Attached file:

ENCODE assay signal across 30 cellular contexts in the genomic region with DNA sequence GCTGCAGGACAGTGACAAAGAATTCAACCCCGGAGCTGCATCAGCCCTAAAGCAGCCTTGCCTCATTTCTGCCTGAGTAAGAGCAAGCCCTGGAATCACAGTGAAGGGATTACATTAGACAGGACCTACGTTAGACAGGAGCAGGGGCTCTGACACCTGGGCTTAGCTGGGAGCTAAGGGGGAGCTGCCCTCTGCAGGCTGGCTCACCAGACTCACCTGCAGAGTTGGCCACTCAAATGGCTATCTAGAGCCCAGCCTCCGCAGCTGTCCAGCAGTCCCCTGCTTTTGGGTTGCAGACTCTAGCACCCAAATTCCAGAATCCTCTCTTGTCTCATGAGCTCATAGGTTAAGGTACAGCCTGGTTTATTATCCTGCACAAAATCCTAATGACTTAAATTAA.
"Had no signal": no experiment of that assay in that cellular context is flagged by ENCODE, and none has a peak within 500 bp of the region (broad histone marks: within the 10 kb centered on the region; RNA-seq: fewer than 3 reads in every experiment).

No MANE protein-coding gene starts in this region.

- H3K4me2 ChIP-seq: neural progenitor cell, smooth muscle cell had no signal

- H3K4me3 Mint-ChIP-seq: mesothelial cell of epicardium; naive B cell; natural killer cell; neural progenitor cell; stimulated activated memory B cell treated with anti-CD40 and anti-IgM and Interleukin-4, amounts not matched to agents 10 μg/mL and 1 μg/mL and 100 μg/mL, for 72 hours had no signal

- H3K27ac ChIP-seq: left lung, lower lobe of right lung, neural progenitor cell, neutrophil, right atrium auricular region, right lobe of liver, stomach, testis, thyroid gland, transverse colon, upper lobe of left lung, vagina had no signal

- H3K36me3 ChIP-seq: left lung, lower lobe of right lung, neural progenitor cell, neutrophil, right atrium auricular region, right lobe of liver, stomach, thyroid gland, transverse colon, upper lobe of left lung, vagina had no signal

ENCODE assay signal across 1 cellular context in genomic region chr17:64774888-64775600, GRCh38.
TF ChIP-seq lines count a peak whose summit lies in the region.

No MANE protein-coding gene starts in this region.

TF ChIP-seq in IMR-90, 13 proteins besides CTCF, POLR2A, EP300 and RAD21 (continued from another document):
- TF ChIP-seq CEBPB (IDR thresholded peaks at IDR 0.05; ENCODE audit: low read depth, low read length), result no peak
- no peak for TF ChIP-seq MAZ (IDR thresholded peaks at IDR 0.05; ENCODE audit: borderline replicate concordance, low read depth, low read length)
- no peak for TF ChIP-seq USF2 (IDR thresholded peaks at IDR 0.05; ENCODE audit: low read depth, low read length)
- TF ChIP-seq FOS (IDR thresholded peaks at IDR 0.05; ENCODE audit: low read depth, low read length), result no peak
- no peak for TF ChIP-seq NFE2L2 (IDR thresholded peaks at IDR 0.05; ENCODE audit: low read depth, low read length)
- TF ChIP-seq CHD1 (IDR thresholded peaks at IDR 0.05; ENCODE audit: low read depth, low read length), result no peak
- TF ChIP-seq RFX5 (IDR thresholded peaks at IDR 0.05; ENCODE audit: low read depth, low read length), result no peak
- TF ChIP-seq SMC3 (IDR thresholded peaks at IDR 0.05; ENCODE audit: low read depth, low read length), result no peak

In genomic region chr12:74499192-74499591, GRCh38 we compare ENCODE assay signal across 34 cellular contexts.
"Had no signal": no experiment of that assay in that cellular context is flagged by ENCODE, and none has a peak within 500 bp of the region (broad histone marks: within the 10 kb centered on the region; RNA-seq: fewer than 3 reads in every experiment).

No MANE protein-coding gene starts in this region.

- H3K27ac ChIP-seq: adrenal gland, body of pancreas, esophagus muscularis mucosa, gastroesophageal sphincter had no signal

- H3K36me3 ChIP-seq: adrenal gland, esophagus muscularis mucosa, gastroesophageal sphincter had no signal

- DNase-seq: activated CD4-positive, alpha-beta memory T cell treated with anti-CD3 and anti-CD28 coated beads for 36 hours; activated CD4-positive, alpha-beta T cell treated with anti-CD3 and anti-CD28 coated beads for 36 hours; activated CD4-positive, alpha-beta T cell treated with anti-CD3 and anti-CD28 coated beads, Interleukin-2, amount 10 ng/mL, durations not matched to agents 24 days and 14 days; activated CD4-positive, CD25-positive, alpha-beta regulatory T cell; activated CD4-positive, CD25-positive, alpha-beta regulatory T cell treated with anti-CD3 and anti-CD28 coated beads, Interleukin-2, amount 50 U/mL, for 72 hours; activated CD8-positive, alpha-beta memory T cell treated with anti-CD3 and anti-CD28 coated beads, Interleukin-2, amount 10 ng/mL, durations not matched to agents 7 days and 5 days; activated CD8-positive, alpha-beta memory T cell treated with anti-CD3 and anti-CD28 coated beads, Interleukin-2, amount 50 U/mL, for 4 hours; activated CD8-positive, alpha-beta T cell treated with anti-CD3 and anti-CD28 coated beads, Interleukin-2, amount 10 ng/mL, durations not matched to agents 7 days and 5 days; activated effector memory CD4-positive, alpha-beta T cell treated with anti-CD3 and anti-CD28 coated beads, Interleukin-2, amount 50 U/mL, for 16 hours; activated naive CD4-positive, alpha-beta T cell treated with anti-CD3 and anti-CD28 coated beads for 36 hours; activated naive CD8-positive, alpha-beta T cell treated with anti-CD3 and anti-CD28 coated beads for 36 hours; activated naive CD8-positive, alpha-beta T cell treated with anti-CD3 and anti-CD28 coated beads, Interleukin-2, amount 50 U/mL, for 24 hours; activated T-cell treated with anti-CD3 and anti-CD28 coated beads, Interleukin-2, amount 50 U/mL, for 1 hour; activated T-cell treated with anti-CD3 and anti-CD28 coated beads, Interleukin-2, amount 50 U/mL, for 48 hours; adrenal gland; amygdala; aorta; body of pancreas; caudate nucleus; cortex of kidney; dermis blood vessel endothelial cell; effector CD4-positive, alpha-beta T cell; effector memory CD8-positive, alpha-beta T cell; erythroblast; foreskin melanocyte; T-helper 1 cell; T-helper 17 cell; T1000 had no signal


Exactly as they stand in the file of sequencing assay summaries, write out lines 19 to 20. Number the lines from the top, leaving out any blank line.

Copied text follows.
- TF ChIP-seq SMC3 (IDR thresholded peaks at IDR 0.05; ENCODE audit: low read depth, low read length), result no peak

In genomic region chr12:74499192-74499591, GRCh38 we compare ENCODE assay signal across 34 cellular contexts.